When I got to the place that I could 
read without my eyes watering too 
much, I read what the Bible has 
to say on the subject. “And that ye 
study to be quiet, and to do your 
own business, and to work with 
your own hands, as we commanded 
you” (1 Thessalonians 4:11 KJV). 

 I have come to a somber 
conclusion; more people talk than 
listen, which is why the world is in 
the state it is in. I call it the Yakety-
Yak syndrome of which there is no 
known cure.

I realize I 
am missing 
very important. Before I sat 
down to make an attempt at 
writing this article I put on a 
T-Shirt designed by the husband 
of my wife’s niece. The shirts he 
designs utilize designs similar to 
the creations of Maurice Sendak. 
These designs, which are at 
least reminiscent of Sendak 
designs, demonstrate children’s 
continuing fascination with 
monsters. Children and many 
adults love scary things. You 
probably do too; I don’t.

 Similarly, I don’t have much 
interest in fantasy. Movies like 
Avatar leave me kind of cold. I 
lose the plot line and fall asleep. 
Recently I went to Universal 
Studios with my son and his girl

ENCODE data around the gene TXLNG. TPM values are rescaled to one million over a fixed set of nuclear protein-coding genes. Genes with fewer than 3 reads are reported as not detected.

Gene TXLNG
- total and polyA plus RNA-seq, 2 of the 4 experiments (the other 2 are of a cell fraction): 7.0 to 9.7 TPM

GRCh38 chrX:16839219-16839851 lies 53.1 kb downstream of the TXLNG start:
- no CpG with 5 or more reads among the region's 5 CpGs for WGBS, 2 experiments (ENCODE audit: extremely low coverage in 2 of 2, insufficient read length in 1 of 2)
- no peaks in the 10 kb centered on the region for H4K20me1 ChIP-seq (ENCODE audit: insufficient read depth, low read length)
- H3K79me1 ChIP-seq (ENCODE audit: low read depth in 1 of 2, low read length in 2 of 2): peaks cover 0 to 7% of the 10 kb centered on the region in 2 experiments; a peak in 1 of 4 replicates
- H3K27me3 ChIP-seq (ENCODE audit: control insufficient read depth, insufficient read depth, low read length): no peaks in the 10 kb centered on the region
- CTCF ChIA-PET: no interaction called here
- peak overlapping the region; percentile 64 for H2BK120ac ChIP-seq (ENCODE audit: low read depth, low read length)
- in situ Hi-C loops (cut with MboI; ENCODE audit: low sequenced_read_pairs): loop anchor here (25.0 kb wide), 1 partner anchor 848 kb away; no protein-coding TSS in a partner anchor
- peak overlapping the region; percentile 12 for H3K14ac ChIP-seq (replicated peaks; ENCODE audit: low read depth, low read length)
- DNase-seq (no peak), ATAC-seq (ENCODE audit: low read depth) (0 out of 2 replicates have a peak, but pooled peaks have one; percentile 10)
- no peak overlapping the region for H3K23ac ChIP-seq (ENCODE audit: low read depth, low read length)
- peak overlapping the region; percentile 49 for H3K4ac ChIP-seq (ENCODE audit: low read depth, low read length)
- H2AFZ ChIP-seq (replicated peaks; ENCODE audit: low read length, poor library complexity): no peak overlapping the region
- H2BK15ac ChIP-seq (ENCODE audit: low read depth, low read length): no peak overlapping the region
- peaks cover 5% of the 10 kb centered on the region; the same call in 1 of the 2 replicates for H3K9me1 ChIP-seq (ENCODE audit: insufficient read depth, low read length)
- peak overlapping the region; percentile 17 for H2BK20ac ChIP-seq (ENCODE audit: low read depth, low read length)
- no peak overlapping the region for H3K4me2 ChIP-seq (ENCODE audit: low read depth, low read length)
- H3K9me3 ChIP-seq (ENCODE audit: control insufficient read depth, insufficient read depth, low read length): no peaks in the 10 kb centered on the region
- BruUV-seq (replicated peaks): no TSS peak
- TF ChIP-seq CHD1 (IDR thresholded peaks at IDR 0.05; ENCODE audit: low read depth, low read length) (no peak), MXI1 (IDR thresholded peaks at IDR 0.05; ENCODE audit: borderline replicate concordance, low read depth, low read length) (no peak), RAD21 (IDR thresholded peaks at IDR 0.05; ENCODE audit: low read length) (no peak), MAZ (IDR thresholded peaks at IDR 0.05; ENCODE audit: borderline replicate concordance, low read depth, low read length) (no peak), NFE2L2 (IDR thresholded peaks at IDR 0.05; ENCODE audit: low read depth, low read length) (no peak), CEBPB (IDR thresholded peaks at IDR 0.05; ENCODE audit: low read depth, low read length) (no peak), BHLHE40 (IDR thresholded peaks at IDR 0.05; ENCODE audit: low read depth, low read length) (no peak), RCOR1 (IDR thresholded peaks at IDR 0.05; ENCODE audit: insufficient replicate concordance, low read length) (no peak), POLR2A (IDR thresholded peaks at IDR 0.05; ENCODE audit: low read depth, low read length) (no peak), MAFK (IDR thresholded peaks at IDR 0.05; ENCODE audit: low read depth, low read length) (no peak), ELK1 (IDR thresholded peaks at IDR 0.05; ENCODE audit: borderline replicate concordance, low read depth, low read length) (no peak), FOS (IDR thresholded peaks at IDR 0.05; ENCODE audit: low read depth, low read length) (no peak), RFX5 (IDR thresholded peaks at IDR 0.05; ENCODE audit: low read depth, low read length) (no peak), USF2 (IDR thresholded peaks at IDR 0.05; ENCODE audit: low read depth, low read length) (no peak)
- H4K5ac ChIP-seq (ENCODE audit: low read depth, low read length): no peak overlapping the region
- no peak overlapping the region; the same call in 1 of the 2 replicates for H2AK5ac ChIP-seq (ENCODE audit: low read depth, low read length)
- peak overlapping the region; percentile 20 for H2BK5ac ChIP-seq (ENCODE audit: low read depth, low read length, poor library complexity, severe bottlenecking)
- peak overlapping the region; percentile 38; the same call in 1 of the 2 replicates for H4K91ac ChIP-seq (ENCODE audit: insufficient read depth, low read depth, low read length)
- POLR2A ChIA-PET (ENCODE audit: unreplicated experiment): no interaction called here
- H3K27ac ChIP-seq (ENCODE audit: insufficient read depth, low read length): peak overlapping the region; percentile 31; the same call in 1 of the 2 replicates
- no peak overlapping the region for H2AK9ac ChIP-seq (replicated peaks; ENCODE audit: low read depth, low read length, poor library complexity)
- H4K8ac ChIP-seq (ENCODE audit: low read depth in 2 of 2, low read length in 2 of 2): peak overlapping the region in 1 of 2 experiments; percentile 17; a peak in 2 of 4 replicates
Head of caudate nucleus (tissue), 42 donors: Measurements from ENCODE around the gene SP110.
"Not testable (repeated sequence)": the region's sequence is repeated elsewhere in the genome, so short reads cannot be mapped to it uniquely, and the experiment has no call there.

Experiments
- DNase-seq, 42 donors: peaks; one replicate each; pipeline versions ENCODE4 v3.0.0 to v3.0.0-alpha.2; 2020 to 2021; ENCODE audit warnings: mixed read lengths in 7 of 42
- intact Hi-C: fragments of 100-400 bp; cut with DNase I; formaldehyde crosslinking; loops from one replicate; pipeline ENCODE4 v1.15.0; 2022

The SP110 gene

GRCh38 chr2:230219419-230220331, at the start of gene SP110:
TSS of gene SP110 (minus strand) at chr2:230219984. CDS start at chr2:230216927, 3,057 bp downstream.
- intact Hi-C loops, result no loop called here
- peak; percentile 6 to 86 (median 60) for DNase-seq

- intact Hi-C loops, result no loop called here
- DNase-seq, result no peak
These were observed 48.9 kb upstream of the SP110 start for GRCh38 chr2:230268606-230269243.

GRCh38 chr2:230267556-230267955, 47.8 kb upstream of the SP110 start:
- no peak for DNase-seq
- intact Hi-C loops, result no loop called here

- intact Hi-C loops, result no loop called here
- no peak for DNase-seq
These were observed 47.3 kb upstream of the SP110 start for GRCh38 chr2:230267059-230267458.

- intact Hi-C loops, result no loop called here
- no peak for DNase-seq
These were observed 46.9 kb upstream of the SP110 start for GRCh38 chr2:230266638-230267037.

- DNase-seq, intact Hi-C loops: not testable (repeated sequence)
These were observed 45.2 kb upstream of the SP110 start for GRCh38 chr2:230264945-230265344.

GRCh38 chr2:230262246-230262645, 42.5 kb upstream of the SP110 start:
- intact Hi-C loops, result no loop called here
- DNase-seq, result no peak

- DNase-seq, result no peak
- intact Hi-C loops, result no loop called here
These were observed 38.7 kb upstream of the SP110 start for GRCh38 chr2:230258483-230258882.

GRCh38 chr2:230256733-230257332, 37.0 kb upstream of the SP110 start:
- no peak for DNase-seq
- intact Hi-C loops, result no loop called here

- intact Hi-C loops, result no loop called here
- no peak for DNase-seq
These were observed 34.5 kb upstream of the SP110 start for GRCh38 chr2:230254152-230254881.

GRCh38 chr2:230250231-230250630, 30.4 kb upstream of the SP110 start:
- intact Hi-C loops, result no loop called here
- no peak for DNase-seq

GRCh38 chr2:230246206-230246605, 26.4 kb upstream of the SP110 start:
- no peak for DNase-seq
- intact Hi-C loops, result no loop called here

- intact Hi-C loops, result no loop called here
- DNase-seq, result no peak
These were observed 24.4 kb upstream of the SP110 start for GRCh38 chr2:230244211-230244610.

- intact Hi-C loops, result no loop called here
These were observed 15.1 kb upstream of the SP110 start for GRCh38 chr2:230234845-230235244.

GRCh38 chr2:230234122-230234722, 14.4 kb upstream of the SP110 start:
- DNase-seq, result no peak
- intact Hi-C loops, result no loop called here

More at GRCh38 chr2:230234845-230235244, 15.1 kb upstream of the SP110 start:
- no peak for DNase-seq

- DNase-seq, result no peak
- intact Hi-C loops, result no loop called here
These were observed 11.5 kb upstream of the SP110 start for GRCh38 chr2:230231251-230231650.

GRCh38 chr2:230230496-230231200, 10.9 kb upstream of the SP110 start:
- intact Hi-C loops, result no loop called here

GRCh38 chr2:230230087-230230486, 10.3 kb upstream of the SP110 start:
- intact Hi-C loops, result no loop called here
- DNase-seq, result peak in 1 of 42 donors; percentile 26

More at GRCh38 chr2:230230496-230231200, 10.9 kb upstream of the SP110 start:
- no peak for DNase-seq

friend. They love the scary rides 
with monsters, mayhem and 
screams. It all sort of bores me. 
I am not a fan of video games. 
At least I don’t think I am. I’ve 
never played them and have no 
interest in doing so. Also movies 
with explosions and car crashes 
generally put me to sleep.

 So, big deal. I generally 
think I have a fine, interesting 
life without appreciating any 
of this stuff but, lately, I’ve 
been wondering. I notice that 
I am a collector of historical 
information and trivia. I can 
name all the Presidents in 
chronological order and also 
most of the Vice-Presidents. 
Recently, my wife, son and I 
visited Chicago and toured 
Wrigley Field, the home of 
the Chicago Cubs. To the 
appreciation of almost no one, 
I recited the starting line-ups 
of the Chicago Cubs of 1952. I 
can still name all, or almost all, 
of the managers of major league 
baseball in 1952. I love reciting 
the names of old candies or 
cereals or old movies. Although 
this kind of thing provides me 
with great pleasure, even I think 
it’s odd. How can it be possible 
that I am fascinated by such 
junk when I am disinterested in 
space ships, technology, and the 

 Thinking about it now I 
realize that I am not even very 
interested in nature. So many 
people find joy in gardening and 
nurturing their tomatoes. Why? 
I wonder. All of it to me seems